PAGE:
FAST, the Five-hundred-meter Aperture Spherical Telescope was completely installed in the Pingtand County from China. Scientists are ready to start the tests and the trial observations for the world’s largest telescope.
The reflector contains more than 4,450 panels and a surface of more than 30 football fields. It had been built into a natural karst depression, as a way to protect it from electromagnetic fields.
The Chinese researchers hope to use its incredible technical powers to explore the universe and extraterrestrial civilizations, which will hopefully bring China the scientific glory of new discoveries in space.
The project aims to find answers concerning the origins of our Universe and also to reveal extraterrestrial life. Zheng Xiaonian, the head of the National Astronomical Observation department, said that the device would remain a global leader for the next decades.
The telescope will be able to spot objects situated at more than 1,000 light years distance from the Earth.
“As the world’s largest single-aperture telescope located at an extremely radio-quiet site, its scientific impact on astronomy will be extraordinary, and it will certainly revolutionize other areas of the natural sciences,” said Nan Rendong, chief researcher of the FAST Project.
The construction began in 2011, and the total cost rose to 1.2 billion yuan, which is the equivalent of around $185 million.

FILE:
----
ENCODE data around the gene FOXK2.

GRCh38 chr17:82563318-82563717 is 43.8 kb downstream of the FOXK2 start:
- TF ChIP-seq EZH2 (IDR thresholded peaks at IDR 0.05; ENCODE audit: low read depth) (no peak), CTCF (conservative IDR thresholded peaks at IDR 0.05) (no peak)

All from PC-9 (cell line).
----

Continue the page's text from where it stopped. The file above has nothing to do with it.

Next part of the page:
More than 9,110 people will be relocated for the project, as the experts recommended it needs to be isolated from human communities. Household electronics can produce electromagnetic signals that can impair the functioning of the telescope. Therefore, every person living within 5 kilometers of FAST will be resettled. The government will be offered financial aid for relocation.
The gigantic telescope will collect radio emissions from space, and it will be able to detect even the faintest signals coming from the Universe.
The Chinese scientists said that they discovered more than 2,500 pulsars, a number that will double with the use of the new radio telescope. Moreover, pulsars are thought to contain the secrets of the Big Bang, and the powerful tool for space observations may help researchers to discover how the Universe was created.
Up until now, astrophysicists do not have any hard evidence for their theories, which rely mainly on theoretical calculations. Current telescopes don’t have access to far away objects, and space observatories are expensive, difficult to control, and unable to cover a large surface at once.
A gigantic telescope promises to give access to deep space objects, which will offer the researchers an opportunity to test their theories and to make observations way beyond the current technical limitations.
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